Does leadership style impact the effectiveness of communities of practice (CoP)? That is, communities of practice by definition are loosely based “organizations” defined by their members’ identification and affiliation to the community’s goals. The nature of their interaction are intended to be peer-to-peer, minimizing the effects (and sometimes the requirements) of hierarchical knowledge transfer as might be seen in more traditional organizational forms. So the newest member is assumed to have as much to contribute to the success of the community as the most senior; the staff member contributing and participating as effectively as the chief executive. This democratization of the community is what gives a CoP its knowledge sharing power.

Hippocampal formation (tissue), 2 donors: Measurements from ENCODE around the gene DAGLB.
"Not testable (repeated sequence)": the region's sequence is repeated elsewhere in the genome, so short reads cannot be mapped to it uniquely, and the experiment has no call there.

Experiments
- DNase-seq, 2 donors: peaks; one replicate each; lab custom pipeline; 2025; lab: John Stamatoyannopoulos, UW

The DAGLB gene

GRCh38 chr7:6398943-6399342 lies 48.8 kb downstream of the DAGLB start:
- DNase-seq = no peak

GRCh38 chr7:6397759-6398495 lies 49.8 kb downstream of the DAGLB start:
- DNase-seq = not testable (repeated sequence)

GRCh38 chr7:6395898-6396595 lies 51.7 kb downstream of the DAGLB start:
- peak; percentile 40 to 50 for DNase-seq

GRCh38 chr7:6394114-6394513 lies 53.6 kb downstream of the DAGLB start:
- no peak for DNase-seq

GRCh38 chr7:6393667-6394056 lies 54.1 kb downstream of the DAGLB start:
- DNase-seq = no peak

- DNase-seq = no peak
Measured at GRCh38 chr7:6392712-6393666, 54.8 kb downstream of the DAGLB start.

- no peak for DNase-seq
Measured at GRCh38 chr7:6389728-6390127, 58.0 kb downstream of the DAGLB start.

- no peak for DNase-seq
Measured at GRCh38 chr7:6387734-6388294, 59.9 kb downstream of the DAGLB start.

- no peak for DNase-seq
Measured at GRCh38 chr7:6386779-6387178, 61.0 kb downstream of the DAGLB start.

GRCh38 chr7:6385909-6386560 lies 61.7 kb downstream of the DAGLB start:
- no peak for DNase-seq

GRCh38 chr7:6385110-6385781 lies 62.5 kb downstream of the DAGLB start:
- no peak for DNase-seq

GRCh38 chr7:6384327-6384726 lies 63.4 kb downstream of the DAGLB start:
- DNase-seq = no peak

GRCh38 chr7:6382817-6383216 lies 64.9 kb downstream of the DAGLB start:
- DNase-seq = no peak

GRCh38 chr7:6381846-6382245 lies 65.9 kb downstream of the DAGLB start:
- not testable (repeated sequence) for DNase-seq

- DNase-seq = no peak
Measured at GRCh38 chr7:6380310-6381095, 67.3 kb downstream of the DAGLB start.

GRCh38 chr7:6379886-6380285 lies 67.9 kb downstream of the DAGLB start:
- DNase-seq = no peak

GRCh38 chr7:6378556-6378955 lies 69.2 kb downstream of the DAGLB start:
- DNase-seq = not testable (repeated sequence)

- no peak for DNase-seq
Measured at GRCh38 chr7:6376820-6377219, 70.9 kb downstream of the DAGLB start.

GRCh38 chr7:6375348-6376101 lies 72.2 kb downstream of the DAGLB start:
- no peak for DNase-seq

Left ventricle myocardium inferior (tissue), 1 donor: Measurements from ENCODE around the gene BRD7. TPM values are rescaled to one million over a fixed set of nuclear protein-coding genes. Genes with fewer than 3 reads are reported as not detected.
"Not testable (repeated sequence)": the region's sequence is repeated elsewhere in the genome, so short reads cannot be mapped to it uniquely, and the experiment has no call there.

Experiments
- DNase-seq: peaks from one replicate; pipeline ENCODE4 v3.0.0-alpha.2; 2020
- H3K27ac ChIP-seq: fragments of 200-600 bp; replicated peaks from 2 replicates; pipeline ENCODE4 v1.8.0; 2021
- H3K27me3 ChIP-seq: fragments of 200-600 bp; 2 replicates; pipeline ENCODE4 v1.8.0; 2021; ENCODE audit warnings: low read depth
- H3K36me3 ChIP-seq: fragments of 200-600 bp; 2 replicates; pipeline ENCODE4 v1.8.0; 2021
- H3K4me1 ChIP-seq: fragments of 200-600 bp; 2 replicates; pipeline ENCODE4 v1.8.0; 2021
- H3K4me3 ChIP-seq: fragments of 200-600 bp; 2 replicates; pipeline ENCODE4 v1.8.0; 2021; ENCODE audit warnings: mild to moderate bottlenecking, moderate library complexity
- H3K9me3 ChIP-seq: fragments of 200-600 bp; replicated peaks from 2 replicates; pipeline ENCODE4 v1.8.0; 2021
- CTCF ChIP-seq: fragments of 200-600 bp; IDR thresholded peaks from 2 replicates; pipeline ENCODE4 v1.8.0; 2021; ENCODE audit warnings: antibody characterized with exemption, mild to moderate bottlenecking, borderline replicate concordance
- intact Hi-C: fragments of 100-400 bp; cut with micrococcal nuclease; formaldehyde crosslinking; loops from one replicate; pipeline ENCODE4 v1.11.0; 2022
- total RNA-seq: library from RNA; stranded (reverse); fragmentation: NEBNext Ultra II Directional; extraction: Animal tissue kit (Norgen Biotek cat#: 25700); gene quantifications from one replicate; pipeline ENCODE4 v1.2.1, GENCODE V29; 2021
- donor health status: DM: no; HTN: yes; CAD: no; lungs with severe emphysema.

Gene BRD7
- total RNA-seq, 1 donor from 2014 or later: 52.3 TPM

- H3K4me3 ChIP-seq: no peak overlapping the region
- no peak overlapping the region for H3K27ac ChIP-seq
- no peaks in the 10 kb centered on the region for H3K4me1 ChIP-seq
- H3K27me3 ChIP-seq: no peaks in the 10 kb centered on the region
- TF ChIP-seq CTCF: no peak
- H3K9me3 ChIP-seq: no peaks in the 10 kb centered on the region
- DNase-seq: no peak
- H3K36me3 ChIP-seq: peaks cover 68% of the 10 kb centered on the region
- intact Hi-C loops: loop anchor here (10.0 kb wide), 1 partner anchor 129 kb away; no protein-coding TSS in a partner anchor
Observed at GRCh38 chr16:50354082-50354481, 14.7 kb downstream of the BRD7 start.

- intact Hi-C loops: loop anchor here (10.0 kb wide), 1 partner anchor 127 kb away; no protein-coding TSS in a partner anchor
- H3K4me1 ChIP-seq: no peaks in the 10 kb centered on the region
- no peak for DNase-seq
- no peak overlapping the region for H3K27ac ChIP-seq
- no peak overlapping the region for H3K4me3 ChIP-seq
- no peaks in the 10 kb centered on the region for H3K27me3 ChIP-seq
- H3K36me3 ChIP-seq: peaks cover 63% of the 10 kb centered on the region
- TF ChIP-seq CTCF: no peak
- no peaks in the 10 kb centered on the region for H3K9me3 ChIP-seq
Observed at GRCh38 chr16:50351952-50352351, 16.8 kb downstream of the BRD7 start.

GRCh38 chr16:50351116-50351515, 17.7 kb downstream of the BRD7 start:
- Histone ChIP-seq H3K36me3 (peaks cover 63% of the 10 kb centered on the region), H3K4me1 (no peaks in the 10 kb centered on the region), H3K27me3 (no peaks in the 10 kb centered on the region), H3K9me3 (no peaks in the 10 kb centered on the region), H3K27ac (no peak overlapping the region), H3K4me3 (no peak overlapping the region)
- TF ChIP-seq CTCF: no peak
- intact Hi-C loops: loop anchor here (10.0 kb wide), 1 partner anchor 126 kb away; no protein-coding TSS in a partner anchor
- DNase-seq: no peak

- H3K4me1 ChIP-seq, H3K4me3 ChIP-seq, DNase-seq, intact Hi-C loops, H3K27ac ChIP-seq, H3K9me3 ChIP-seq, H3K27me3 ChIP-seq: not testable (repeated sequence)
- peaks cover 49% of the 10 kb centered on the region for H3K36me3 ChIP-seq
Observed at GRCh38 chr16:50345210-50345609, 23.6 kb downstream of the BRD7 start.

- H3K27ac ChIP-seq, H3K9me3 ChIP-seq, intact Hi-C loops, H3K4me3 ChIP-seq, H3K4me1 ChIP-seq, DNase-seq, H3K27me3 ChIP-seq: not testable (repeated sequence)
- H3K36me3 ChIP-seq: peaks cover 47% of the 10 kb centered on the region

But what of the leadership style applied to the CoP? Can the executive sponsor, or community leader, or other influential champion of a CoP be an autocrat when it comes to managing the community? Must a community leader be collaborative, participative, sensing, and so on, in order for the community to function effectively? As a specific example, let’s say that Organization A has traditionally been a “command and control” type of culture, and Organization B has been widely acknowledged as being collaborative, innovative, and less sensitive to hierarchy. Now let’s say that both organizations decide to formalize the communities of practice naturally inherent in all organizations. They each develop strategies, commit resources, assign roles and responsibilities, and require measurement of results. Will their previous leadership styles automatically lead to more effective (or less effective) CoPs, or will the communities by their nature negate the effects of leadership style? What have you seen?